‘Bad guys vs. good guys’ – Tens of thousands rally outside Knesset against judicial reform

“States can turn from a democracy into a dictatorship, as is happening here,” says Tel Aviv mayor at Jerusalem protest, adding that only “bloodshed” can bring back the democracy.

By World Israel News Staff

Tens of thousands of demonstrators gathered in Jerusalem and other cities in Israel on Monday as part of a large protest against reforms to the judicial system proposed by Justice Minister Yariv Levin.

Protesters snarled traffic in Israel’s capital city and in Tel Aviv, and large demonstrations were reported in Haifa

The demonstrations are centered on the Knesset building in central Jerusalem, with protesters gathering at noon as lawmakers debate changes to Israel’s legal system.

Tel Aviv Mayor Ron Huldai, who joined protesters outside of the Knesset, told Channel 13 News that Israel is teetering on the verge of a dictatorship.

“States can turn from a democracy into a dictatorship, as is happening here. Dictatorships only become democratic again with bloodshed. That is the history of the world,” Huldai said.

“[The coalition parties] are not interested in the president’s plea. I am appealing to all serious people who know the State of Israel — you have to understand that there is no right or left here; there are bad guys versus good guys.”

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Notably, following a speech from President Isaac Herzog pleading for compromise, the coalition has reportedly agreed to delay final votes on the measures until next week, creating time for negotiations with the opposition parties.

Police closed multiple roads in Jerusalem as well as several major thoroughfares in Tel Aviv where protesters were marching.

Videos circulating on social media showed crowded trains transporting protesters to Jerusalem, and Israel Railways said they had introduced additional trains in order to accommodate the upswell in passengers.

Dozens of demonstraters temporarily blocked the turnoff to Ben Gurion Airport from Route 1, Israel’s main west-east highway.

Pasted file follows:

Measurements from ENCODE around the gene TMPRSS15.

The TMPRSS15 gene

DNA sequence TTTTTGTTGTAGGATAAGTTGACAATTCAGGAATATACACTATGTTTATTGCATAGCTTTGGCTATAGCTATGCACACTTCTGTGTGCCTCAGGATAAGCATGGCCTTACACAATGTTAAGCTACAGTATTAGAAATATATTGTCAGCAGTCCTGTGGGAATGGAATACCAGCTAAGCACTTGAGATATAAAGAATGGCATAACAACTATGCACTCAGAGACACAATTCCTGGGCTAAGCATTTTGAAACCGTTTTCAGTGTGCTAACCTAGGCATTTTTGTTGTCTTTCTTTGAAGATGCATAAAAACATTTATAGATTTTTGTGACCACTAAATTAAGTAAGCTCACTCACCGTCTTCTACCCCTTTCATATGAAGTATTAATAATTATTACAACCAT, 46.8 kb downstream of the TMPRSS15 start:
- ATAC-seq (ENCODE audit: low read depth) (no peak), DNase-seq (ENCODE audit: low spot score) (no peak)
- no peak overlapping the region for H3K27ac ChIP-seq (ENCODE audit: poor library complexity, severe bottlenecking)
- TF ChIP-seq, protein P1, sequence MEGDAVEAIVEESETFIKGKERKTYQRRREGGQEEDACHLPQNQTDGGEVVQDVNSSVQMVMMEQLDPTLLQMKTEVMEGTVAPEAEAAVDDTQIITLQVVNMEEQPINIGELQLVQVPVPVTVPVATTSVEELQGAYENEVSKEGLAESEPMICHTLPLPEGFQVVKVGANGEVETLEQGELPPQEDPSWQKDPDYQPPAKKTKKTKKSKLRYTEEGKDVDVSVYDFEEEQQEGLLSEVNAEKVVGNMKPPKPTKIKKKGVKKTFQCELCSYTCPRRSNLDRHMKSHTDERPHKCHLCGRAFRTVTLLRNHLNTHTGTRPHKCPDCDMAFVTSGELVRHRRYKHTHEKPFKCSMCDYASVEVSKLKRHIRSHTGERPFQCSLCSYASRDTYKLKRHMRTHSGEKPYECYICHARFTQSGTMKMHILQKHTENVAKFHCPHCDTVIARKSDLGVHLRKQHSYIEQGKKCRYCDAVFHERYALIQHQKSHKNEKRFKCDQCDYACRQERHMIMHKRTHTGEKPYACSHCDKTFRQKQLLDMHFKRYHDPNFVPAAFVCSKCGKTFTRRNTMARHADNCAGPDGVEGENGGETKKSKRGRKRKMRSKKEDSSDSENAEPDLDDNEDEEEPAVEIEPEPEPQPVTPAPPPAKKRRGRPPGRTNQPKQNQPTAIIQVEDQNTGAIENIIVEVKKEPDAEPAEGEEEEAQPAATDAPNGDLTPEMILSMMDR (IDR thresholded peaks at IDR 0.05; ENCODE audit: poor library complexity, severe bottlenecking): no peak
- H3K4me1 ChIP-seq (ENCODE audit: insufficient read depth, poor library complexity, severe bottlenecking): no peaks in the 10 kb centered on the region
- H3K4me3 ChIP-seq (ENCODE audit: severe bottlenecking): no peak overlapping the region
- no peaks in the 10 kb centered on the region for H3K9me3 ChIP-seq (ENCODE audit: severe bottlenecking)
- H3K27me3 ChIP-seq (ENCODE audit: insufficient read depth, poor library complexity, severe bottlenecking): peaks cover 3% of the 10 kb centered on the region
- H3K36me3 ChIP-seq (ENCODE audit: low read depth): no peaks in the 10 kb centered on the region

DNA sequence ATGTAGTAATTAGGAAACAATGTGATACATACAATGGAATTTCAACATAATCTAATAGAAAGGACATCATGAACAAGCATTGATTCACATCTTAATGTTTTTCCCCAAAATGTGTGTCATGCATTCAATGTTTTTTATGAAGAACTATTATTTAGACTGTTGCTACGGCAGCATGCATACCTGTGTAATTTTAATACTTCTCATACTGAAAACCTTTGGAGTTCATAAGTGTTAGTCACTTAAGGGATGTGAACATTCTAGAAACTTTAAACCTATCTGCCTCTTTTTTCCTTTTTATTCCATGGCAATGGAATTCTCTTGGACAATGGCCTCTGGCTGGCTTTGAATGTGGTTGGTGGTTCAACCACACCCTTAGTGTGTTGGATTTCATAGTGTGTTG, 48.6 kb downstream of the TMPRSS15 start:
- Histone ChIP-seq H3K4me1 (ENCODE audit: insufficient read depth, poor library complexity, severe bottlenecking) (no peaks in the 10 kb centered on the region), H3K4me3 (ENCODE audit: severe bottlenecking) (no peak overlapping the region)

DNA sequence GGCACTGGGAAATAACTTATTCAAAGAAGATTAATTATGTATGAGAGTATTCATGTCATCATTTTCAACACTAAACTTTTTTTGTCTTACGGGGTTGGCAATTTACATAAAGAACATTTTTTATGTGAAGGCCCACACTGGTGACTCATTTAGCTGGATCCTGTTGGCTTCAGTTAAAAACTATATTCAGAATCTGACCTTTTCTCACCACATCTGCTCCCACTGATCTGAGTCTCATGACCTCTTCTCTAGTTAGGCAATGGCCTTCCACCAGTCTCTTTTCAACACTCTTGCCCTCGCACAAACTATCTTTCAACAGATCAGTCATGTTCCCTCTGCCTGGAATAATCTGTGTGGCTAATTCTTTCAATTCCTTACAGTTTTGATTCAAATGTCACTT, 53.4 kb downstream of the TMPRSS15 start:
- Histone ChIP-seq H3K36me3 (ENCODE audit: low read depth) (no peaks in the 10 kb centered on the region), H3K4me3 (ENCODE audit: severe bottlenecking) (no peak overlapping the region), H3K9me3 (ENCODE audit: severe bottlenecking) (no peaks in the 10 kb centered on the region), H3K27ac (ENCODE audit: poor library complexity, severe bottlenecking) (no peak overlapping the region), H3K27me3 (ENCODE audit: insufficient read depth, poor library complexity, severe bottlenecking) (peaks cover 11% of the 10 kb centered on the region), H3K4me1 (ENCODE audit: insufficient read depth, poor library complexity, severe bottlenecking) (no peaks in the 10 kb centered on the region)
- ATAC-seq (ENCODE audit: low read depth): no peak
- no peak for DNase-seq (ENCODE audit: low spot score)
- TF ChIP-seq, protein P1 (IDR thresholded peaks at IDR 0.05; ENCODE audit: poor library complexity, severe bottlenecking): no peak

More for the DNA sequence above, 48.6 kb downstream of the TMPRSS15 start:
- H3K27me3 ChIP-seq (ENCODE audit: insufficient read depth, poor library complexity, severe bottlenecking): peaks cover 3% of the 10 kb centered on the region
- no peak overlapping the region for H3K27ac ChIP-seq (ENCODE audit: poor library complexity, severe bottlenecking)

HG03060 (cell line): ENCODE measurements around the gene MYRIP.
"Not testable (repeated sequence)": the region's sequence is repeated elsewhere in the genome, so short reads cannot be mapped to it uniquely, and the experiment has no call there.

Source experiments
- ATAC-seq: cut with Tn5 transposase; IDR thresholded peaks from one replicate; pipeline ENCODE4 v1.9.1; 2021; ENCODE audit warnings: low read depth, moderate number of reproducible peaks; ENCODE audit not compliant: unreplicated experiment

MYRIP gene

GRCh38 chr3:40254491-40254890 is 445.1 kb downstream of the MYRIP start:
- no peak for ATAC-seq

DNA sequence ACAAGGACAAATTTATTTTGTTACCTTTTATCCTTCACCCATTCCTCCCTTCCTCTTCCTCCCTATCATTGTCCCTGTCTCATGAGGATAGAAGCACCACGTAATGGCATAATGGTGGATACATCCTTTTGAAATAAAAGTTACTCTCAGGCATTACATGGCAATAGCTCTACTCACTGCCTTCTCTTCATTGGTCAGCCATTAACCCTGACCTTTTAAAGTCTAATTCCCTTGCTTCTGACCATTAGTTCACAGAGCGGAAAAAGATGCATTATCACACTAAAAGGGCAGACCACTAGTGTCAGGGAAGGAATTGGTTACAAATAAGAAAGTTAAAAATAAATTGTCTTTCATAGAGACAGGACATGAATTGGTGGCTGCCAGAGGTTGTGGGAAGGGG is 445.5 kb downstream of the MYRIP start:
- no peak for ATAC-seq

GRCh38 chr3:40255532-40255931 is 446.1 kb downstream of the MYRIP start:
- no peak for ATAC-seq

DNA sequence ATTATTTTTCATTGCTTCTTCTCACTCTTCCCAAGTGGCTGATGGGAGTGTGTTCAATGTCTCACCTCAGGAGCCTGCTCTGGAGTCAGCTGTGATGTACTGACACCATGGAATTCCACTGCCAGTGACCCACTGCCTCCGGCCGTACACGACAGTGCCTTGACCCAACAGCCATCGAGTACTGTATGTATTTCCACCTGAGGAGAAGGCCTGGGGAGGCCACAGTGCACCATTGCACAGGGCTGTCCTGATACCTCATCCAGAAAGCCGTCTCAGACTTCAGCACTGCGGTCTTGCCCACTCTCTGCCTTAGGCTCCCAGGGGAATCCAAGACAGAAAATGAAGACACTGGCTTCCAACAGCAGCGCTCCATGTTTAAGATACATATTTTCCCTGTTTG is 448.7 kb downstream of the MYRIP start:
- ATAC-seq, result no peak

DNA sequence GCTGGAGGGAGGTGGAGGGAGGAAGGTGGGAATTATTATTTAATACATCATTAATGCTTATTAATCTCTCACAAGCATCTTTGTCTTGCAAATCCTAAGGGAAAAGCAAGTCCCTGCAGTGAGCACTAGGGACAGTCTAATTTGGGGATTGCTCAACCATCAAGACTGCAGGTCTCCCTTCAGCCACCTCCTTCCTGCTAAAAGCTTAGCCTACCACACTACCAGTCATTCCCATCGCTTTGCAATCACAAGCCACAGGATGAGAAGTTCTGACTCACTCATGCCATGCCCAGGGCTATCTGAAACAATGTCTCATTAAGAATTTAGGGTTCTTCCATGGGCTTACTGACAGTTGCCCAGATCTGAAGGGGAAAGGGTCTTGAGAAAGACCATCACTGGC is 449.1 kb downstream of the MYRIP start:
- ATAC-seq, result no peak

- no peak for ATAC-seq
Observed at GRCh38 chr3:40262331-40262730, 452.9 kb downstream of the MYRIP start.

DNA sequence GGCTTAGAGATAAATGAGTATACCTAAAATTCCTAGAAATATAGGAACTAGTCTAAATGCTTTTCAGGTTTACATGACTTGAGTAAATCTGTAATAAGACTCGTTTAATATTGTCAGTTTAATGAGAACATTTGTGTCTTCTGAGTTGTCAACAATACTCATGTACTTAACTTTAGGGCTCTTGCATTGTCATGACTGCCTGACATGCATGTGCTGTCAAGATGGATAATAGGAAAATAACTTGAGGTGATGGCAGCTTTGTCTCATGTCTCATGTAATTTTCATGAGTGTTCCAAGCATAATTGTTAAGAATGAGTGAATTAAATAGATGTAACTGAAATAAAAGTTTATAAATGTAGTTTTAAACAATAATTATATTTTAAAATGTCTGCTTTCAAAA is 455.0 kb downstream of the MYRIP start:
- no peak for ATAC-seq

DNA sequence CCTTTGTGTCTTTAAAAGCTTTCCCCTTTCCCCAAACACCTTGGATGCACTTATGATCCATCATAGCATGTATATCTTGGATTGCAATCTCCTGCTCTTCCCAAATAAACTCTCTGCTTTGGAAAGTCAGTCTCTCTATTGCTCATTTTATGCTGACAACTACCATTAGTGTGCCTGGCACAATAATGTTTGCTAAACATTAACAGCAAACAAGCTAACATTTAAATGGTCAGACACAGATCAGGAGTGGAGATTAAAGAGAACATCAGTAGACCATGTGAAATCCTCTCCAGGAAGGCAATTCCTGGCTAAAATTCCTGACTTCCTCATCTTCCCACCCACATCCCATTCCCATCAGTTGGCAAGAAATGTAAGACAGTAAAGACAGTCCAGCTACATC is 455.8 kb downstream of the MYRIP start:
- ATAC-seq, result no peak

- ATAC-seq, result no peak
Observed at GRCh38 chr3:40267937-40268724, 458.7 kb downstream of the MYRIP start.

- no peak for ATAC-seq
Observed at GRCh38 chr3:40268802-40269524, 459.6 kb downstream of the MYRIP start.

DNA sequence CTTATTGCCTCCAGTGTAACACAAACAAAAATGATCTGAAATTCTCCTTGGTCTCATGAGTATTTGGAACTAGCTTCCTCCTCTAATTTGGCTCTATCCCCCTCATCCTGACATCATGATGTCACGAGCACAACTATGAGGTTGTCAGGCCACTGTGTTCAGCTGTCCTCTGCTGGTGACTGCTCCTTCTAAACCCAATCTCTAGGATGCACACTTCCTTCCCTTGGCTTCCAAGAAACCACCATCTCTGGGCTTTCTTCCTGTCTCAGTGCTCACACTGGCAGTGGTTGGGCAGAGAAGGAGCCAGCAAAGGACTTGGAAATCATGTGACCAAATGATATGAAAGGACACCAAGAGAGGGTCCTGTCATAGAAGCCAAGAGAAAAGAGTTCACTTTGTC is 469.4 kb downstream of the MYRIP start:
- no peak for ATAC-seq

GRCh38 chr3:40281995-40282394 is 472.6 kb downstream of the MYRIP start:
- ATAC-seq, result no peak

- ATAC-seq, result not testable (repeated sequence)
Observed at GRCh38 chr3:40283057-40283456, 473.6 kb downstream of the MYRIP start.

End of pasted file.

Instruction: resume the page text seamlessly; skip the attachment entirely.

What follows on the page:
Around 20 protesters from the “Stop the Coup” group shouted slogans outside the Minister for the Development of the Periphery, the Negev and the Galilee Yitzhak Wasserlauf’s south Tel Aviv home.

“The coup threatens the lives of all the country’s citizens, and therefore we see the fight against it as a civic and moral duty. Citizens of the State of Israel do not want to live in a dictatorship, and we won’t let a small group of extremists cause us to,” the group said in a statement.

In fact, the government won a majority in the last national election, in which Israelis supported its agenda.

“Several months ago, there was a huge demonstration, the mother of all demonstrations,” Prime Minister Netanyahu stated last month, following a large demonstration. “Millions of people took to the streets to vote in the elections. One of the main topics that they voted on was reforming the judicial system.”

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Wasserlauf, who is a member of Itamar Ben-Gvir’s Otzma Yehudit party, brushed off the protesters and said that they only strengthen the government’s determination to pass the judicial reforms.

A large group of lesbians on motorcycles flying LGBT flags, who call themselves the “Proud Riders” in Hebrew, also blocked traffic on the Tel Aviv stretch of Ayalon Highway.